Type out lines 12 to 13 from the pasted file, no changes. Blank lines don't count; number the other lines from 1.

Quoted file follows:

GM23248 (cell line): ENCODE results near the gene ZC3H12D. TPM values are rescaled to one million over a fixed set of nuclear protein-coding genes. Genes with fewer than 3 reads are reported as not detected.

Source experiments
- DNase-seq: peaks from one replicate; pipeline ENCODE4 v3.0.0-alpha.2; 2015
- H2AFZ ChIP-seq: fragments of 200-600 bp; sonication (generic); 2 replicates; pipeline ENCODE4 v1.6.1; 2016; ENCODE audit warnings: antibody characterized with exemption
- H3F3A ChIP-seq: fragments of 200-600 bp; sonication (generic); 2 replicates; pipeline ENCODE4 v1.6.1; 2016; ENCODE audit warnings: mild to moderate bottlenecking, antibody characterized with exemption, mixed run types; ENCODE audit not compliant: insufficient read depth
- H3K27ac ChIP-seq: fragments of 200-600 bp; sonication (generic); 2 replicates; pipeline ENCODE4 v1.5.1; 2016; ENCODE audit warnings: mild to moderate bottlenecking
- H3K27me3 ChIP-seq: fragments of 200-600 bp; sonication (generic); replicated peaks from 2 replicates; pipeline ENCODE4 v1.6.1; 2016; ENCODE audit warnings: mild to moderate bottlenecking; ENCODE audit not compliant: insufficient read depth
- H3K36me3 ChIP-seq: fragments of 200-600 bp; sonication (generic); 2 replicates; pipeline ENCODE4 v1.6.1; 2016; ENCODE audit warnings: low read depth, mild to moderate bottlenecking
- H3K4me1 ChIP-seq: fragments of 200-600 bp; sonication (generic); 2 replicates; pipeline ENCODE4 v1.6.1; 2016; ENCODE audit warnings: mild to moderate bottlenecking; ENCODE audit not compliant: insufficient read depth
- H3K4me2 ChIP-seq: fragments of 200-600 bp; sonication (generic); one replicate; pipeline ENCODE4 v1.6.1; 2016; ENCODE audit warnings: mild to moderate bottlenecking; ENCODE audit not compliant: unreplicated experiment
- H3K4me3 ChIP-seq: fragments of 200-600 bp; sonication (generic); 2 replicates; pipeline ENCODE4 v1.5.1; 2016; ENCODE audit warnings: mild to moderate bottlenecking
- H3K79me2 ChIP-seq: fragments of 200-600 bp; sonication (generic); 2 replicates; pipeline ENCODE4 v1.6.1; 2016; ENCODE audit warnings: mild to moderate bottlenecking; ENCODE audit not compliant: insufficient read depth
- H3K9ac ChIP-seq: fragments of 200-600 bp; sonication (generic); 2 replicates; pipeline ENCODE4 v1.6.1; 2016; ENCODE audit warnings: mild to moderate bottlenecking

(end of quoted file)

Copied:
- H3K79me2 ChIP-seq: fragments of 200-600 bp; sonication (generic); 2 replicates; pipeline ENCODE4 v1.6.1; 2016; ENCODE audit warnings: mild to moderate bottlenecking; ENCODE audit not compliant: insufficient read depth
- H3K9ac ChIP-seq: fragments of 200-600 bp; sonication (generic); 2 replicates; pipeline ENCODE4 v1.6.1; 2016; ENCODE audit warnings: mild to moderate bottlenecking